How many elements are in the set $$ \left\{ \left( \frac{2+i}{2-i} \right) ^n : n \in \mathbb N\right\}$$

My attempt:

$\left( \frac{2+i}{2-i} \right) ^n = \left( \frac{3}{5} + \frac{4}{5}i \right)^n=e^{\arctan(4/3)ni}$

So if for $n_1 < n_2$ it is true that $e^{\arctan(4/3)n_1 i}=e^{\arctan(4/3)n_2 i}$, then $z = n_2-n_1 = \frac{2\pi}{\arctan(4/3)}k, k\in \mathbb Z$

Because it is not really clear what $\arctan(4/3)$ is, I don't know whether we can find $z,k$ to satisfy the equation above.

  • $\begingroup$ You've done very well so far. What's missing is one extra fact, which is an UNFAIR QUESTION (I believe) since it's harder than anything else in the problem, namely: $\frac {\arctan(4/3)}{\pi}$ is IRRATIONAL and therefore all the values are distinct (!!) - so the answer is the set is INFINITE. To restate the difficult part: choose $x$ in the interval $(0, \frac 1 2)$ for which $\sin (x \pi) = 0.8$ - then $x$ is not a rational number. $\endgroup$
    – user325968
    Apr 17, 2016 at 15:09
  • $\begingroup$ @mathguy If you stress text with double asterisks (**text**), it won't look like SCREAMING $\endgroup$
    – AlexR
    Apr 17, 2016 at 15:13
  • $\begingroup$ Fair point, thank you. Alas I am past the five minute limit for editing, but will keep in mind in the future. $\endgroup$
    – user325968
    Apr 17, 2016 at 15:14
  • $\begingroup$ There is a theorem which states that the only values of $q\in\mathbb{Q}$ such that $\cos(\pi q)\in\mathbb{Q}$ are $q\equiv 0,\frac{1}{3},\frac12,\frac23\pmod{1}$. See uni-math.gwdg.de/jahnel/Preprints/cos.pdf. So, there are countably infinitely many numbers in your set. $\endgroup$ Apr 17, 2016 at 15:58

2 Answers 2


One approach:

Let's call $\arctan\left(\frac{4}{3}\right)=\theta$. Some quick algebra gives that $\cos\theta=\frac{3}{5}$. Our approach is going to be to show that $\cos n\theta$ are distinct for $n\ge1$, and this will tell us that the real parts of all the listed numbers are distinct - and hence, that the numbers themselves are.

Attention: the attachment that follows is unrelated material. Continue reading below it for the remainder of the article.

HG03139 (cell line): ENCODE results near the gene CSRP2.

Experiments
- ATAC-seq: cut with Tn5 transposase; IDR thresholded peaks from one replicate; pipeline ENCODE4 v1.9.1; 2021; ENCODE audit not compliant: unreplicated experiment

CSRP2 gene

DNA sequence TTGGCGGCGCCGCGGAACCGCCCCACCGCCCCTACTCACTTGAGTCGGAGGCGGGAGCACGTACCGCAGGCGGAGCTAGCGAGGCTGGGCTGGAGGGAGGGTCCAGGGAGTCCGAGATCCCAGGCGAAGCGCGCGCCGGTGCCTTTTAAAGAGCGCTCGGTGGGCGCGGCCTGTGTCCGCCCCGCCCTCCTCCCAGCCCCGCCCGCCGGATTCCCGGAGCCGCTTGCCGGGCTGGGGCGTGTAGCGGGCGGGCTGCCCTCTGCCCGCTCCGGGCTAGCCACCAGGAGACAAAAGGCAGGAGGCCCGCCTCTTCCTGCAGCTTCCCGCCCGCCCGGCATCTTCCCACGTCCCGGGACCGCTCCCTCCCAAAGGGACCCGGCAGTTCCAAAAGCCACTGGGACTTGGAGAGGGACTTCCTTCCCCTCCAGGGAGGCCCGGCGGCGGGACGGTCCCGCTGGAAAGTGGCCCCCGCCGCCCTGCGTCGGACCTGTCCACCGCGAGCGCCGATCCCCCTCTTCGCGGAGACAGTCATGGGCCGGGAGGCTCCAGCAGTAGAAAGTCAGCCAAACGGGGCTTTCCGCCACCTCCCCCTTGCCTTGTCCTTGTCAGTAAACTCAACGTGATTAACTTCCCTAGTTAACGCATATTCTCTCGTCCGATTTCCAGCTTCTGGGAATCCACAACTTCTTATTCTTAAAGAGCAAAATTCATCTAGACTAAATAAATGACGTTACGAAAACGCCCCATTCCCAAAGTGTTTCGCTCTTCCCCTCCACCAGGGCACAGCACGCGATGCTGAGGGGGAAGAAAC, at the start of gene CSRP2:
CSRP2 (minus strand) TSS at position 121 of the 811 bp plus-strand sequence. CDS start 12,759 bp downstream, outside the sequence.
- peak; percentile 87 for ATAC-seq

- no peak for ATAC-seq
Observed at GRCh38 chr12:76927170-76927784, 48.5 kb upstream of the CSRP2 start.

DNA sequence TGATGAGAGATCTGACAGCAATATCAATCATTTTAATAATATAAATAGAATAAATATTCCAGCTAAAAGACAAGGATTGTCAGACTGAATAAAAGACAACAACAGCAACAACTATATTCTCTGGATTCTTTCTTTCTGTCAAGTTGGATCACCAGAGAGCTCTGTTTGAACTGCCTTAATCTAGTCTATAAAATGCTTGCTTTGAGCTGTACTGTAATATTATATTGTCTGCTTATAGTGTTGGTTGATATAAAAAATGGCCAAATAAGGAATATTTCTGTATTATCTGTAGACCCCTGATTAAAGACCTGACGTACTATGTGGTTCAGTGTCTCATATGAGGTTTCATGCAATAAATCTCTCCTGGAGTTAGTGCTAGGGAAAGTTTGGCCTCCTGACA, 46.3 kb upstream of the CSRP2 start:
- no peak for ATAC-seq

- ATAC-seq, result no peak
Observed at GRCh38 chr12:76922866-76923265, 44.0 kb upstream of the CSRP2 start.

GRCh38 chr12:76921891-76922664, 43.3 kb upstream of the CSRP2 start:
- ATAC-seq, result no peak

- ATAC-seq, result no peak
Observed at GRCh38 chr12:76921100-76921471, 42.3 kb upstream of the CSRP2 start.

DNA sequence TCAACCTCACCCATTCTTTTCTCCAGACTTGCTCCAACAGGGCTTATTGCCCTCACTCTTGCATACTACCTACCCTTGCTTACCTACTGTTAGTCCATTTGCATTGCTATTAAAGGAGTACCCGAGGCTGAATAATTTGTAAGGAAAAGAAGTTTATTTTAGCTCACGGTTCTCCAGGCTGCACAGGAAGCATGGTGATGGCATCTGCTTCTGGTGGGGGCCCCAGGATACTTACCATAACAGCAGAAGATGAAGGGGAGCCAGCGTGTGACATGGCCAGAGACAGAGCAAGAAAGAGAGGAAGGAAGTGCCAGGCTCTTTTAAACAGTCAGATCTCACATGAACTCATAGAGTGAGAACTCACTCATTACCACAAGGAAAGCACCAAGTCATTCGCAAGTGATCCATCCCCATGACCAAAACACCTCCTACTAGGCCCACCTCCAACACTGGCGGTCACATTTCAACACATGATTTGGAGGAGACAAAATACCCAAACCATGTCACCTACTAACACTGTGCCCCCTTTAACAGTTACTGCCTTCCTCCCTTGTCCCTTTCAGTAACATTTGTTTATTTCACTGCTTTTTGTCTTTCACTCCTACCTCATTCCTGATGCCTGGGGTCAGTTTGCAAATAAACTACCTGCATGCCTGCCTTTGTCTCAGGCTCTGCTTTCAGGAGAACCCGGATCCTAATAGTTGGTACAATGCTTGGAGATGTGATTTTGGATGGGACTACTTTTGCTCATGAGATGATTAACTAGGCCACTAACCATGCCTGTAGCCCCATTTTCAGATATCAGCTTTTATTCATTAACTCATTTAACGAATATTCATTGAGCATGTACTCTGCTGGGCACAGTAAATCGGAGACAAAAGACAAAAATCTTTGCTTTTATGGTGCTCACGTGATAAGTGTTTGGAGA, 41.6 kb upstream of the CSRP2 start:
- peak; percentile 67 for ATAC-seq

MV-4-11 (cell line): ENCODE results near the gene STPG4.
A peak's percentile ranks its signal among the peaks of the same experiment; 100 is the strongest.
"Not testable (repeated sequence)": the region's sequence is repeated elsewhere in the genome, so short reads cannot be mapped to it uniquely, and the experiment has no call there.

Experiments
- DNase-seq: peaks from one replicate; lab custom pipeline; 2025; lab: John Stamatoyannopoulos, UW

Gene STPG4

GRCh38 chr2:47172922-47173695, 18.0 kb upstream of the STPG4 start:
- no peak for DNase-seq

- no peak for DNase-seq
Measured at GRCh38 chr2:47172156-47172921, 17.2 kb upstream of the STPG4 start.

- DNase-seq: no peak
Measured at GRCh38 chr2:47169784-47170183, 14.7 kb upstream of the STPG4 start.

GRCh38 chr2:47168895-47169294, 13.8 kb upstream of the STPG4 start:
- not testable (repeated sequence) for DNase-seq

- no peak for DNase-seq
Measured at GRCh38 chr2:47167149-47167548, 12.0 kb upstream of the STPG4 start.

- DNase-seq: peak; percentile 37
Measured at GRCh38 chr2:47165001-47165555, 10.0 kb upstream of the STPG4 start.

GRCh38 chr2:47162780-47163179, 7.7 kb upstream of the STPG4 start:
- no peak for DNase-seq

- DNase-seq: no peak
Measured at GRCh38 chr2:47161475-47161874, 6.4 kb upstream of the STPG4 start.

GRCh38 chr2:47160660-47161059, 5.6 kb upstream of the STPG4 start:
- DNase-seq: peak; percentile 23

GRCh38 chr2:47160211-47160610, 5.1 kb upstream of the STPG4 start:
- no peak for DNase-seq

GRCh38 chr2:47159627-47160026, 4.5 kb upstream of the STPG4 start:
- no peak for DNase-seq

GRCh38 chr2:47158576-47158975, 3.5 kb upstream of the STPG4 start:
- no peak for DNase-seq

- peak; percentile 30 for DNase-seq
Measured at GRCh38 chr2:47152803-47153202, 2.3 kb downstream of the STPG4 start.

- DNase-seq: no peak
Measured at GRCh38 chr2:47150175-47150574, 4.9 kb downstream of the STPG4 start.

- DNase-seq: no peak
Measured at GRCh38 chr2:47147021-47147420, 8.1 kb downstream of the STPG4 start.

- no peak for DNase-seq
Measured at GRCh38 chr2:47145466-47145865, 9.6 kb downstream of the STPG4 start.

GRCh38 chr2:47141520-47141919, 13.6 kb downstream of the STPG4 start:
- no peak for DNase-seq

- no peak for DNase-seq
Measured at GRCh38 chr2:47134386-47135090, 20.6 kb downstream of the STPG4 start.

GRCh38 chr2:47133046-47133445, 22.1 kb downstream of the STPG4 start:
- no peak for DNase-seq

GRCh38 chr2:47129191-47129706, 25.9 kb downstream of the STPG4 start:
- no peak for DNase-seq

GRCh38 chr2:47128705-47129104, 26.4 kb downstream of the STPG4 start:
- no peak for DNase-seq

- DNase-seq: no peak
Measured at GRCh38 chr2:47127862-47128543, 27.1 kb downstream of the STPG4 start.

Using the cosine sum formula and setting $c_n=\cos n\theta$, one can derive the following recurrence:


To get a sense for what this implies, let's use it to pump out the first few terms of this sequence:


Quickly, we spot that the denominators are increasing powers of $5$ and the numerators are coprime to $5$, and this gives us something to work with - if we can show that $c_n=\frac{\text{something coprime to 5}}{5^n}$, then they're clearly all distinct.

Towards this end, let's call $c_n5^n=a_n$, and note that $a_0=1,a_1=3$. Rearranging our recurrence for $c_n$ tells us that


This gives us easily that $a_n$ are always integers (by a simple induction, as expected), but it gives us more: reducing the recurrence $\mod 5$ tells us that $a_{n+2}=a_{n+1} \mod 5$, and so that for all $n$, $a_n$ is coprime to $5$, i.e. $\cos n\theta=\frac{a_n}{5^n}$ in lowest terms, and thus that all of these terms are distinct.

We are thus done.

[Another way of looking at things: $\mathbb{Z}[i]$ is a UFD, and $2\pm i$ are primes which are not associates. This is sufficient to determine that all of the elements described will be distinct - in fact, that $\{\frac{(2+i)^m}{(2-i)^n}:m,n \in \mathbb{Z}\}$ are all distinct.]


I was recently given off line a solution to this problem which to me seems a bit down to earth but probably easier to grasp.

If we have $a+bi$ such that $a = 3 \mod 5$ and $b = 4 \mod 5 $, i.e. $a = 5n + 3, b = 5m + 4$ for $m,n \in \mathbb Z$, then $(a+bi)^2 = x + yi$ and $x = 3 \mod 5$ and $y = 4 \mod 5 $ (can be easily checked by a direct calculation).

By induction $\forall n \in \mathbb N, (a+bi)^n = x + yi$ and $x = 3 \mod 5$ and $y = 4 \mod 5 $.

Now if we have $n_1<n_2$ such that $$\left( \frac{3}{5} + \frac{4}{5}i \right)^{n_1}=\left( \frac{3}{5} + \frac{4}{5}i \right)^{n_2}$$ then there should be $n_0 \in \mathbb N$ such that $$\frac{1}{5^{n_0}}\left( 3 + 4i \right)^{n_0}=\frac{1}{5^{n_0}}\left( x + yi \right)=1$$

So $x=5^{n_0}$, i.e. $x = 0 \mod 5$, but we just showed that $x = 3 \mod 5$. So all elements in the set are different.


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